RiscPC emulator ported to LinuxBy Chris Williams. Published: 13th Mar 2006, 21:57:15 | Permalink | Printable
Some months away while PDA version rumouredFreely available RiscPC hardware emulator RPCEmu has been ported to Linux. Author Tom Walker released his program under an open source licence to Peter Naulls, who then crafted a Linux version and added in HostFS support from ArcEm - enabling RPCEmu to access files stored by the host operating system. RPCEmu, originally built for Windows users, is distributed with its source code included for other programmers to tweak and experiment with.
University student Tom said: "Peter was actually the second person to tell me he'd got it running on Linux. What surprised me was when I found out there was a PocketPC build in the works, although not by Peter."
Tom has added StrongARM processor handling to his emulation software, and also Video RAM support. He rewrote the emulation of the video system, allowing 32,000 colour modes to be supported - unlocking Replay video playback and high end demos, such as Zero. Various updates have also been made to the emulation of the keyboard, mouse and disc hardware. These will be available in the next public release, according to Tom.
"StrongARM support is merely a few more instructions - there is no real speed gain, except on things like AMPlayer which gain a lot from the multiplication instructions," said Tom.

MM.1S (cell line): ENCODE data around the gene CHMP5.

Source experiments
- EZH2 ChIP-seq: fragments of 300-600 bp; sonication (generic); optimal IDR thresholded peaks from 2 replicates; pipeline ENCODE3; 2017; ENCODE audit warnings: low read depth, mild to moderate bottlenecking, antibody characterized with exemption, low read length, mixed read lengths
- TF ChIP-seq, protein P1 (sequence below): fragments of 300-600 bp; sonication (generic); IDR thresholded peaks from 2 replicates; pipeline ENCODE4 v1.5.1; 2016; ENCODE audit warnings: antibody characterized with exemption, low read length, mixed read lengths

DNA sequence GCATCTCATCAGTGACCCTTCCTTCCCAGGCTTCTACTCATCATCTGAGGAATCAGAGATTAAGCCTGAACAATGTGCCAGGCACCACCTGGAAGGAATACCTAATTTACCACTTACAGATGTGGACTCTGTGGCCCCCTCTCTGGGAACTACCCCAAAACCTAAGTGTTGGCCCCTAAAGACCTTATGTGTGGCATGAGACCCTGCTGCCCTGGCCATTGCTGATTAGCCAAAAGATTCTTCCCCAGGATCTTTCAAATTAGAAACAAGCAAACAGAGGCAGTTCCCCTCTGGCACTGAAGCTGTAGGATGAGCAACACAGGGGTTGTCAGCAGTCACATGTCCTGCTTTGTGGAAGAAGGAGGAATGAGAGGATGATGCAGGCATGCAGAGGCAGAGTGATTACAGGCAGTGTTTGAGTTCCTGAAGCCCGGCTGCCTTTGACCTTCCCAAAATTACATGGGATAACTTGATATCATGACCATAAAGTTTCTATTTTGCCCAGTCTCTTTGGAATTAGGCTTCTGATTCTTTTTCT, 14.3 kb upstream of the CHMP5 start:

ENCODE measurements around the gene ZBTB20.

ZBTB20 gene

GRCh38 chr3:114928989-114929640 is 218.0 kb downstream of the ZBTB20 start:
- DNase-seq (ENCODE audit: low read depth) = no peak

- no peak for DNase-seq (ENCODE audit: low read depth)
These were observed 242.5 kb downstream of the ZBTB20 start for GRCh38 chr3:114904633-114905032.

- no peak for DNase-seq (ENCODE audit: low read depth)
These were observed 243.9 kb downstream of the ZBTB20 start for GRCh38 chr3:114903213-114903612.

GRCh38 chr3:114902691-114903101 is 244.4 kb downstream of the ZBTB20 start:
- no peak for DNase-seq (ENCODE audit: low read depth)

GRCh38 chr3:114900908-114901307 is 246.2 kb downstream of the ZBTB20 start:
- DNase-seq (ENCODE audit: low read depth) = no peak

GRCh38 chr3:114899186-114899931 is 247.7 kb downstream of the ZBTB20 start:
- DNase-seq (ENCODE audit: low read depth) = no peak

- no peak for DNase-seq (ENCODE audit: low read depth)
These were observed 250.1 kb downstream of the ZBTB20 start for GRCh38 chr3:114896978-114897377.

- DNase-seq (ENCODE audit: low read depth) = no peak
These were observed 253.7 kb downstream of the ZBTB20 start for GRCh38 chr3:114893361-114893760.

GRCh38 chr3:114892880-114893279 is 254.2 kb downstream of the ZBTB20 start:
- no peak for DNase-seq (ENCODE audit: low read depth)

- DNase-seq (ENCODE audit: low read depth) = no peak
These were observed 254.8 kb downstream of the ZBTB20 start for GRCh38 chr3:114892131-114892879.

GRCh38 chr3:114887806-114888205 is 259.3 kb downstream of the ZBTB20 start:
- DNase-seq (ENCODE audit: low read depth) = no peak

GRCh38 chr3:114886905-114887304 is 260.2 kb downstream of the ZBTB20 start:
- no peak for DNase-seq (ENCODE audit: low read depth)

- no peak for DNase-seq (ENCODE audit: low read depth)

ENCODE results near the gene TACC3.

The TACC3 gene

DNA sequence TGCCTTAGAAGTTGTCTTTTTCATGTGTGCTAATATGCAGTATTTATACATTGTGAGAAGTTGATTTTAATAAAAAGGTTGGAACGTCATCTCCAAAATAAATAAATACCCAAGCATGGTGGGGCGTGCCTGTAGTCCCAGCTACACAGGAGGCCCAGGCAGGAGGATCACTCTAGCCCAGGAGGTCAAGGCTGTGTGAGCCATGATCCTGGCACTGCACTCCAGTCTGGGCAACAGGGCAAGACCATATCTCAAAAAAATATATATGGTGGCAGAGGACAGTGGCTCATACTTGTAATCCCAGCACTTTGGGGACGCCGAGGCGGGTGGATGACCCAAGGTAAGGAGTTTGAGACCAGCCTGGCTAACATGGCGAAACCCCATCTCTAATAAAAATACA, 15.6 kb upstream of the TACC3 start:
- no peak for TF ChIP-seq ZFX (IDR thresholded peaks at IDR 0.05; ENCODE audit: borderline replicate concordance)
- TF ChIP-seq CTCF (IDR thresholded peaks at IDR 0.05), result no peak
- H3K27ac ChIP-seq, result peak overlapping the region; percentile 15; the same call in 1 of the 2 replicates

"VRAM was more tricky. It was easy to get working on RISC OS 4, but 3.x do some strange things, like put all the memory management unit tables in VRAM at one point. It also really required a rewrite of the video code to support 16 and 32 bit modes. It's probably the most rewarding improvement so far."
On his website, Peter noted that a stable release of the Linux port is "some months" away, although coders interested in contributing to the project can contact him to access the latest source code.
Peter said: "When Tom Walker released the sources to RPCEmu, his RiscPC emulator for Windows in January, I was quickly able to turn around a port for Linux and much a bunch of other improvements - such is the nature of open source software. Now, this Linux port is very immature, so don't go asking me for a release. All I will say is that it works, but needs lots of things done to it."
He added: "Of course top marks to Tom for doing this in the first place, and agreeing to place it under the GPL after a number of suggestions I made to him about possibilities for clarifying source ownership."
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